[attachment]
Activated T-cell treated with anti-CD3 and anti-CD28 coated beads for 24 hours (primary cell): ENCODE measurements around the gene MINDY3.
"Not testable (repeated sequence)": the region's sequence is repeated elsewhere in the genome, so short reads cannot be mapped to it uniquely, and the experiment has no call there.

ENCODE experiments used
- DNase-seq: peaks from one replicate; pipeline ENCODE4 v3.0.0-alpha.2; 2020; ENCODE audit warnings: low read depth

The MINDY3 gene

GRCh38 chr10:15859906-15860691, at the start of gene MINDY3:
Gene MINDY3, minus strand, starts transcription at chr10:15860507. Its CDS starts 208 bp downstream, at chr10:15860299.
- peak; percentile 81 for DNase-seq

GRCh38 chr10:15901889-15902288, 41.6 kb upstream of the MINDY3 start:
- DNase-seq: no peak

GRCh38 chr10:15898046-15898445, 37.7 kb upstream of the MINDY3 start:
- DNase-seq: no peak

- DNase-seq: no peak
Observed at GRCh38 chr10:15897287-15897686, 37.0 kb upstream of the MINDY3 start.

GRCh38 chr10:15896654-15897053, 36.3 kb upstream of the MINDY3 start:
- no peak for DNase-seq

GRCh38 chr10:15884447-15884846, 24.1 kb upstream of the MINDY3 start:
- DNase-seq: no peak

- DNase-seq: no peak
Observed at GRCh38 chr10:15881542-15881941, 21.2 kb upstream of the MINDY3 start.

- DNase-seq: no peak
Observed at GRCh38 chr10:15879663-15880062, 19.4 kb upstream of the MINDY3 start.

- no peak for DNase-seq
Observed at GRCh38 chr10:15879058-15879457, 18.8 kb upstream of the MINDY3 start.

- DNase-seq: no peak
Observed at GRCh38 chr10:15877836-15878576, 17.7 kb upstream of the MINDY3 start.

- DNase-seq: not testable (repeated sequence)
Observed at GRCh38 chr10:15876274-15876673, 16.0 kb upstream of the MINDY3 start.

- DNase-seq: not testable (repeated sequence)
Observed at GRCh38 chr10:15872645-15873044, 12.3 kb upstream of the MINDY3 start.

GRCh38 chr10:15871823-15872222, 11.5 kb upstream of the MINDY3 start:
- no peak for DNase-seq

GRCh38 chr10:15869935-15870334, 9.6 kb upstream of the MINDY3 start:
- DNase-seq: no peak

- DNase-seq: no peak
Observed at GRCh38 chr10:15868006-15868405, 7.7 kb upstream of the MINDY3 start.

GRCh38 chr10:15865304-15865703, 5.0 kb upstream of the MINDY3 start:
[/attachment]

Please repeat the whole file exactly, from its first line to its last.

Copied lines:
Activated T-cell treated with anti-CD3 and anti-CD28 coated beads for 24 hours (primary cell): ENCODE measurements around the gene MINDY3.
"Not testable (repeated sequence)": the region's sequence is repeated elsewhere in the genome, so short reads cannot be mapped to it uniquely, and the experiment has no call there.

ENCODE experiments used
- DNase-seq: peaks from one replicate; pipeline ENCODE4 v3.0.0-alpha.2; 2020; ENCODE audit warnings: low read depth

The MINDY3 gene

GRCh38 chr10:15859906-15860691, at the start of gene MINDY3:
Gene MINDY3, minus strand, starts transcription at chr10:15860507. Its CDS starts 208 bp downstream, at chr10:15860299.
- peak; percentile 81 for DNase-seq

GRCh38 chr10:15901889-15902288, 41.6 kb upstream of the MINDY3 start:
- DNase-seq: no peak

GRCh38 chr10:15898046-15898445, 37.7 kb upstream of the MINDY3 start:
- DNase-seq: no peak

- DNase-seq: no peak
Observed at GRCh38 chr10:15897287-15897686, 37.0 kb upstream of the MINDY3 start.

GRCh38 chr10:15896654-15897053, 36.3 kb upstream of the MINDY3 start:
- no peak for DNase-seq

GRCh38 chr10:15884447-15884846, 24.1 kb upstream of the MINDY3 start:
- DNase-seq: no peak

- DNase-seq: no peak
Observed at GRCh38 chr10:15881542-15881941, 21.2 kb upstream of the MINDY3 start.

- DNase-seq: no peak
Observed at GRCh38 chr10:15879663-15880062, 19.4 kb upstream of the MINDY3 start.

- no peak for DNase-seq
Observed at GRCh38 chr10:15879058-15879457, 18.8 kb upstream of the MINDY3 start.

- DNase-seq: no peak
Observed at GRCh38 chr10:15877836-15878576, 17.7 kb upstream of the MINDY3 start.

- DNase-seq: not testable (repeated sequence)
Observed at GRCh38 chr10:15876274-15876673, 16.0 kb upstream of the MINDY3 start.

- DNase-seq: not testable (repeated sequence)
Observed at GRCh38 chr10:15872645-15873044, 12.3 kb upstream of the MINDY3 start.

GRCh38 chr10:15871823-15872222, 11.5 kb upstream of the MINDY3 start:
- no peak for DNase-seq

GRCh38 chr10:15869935-15870334, 9.6 kb upstream of the MINDY3 start:
- DNase-seq: no peak

- DNase-seq: no peak
Observed at GRCh38 chr10:15868006-15868405, 7.7 kb upstream of the MINDY3 start.

GRCh38 chr10:15865304-15865703, 5.0 kb upstream of the MINDY3 start: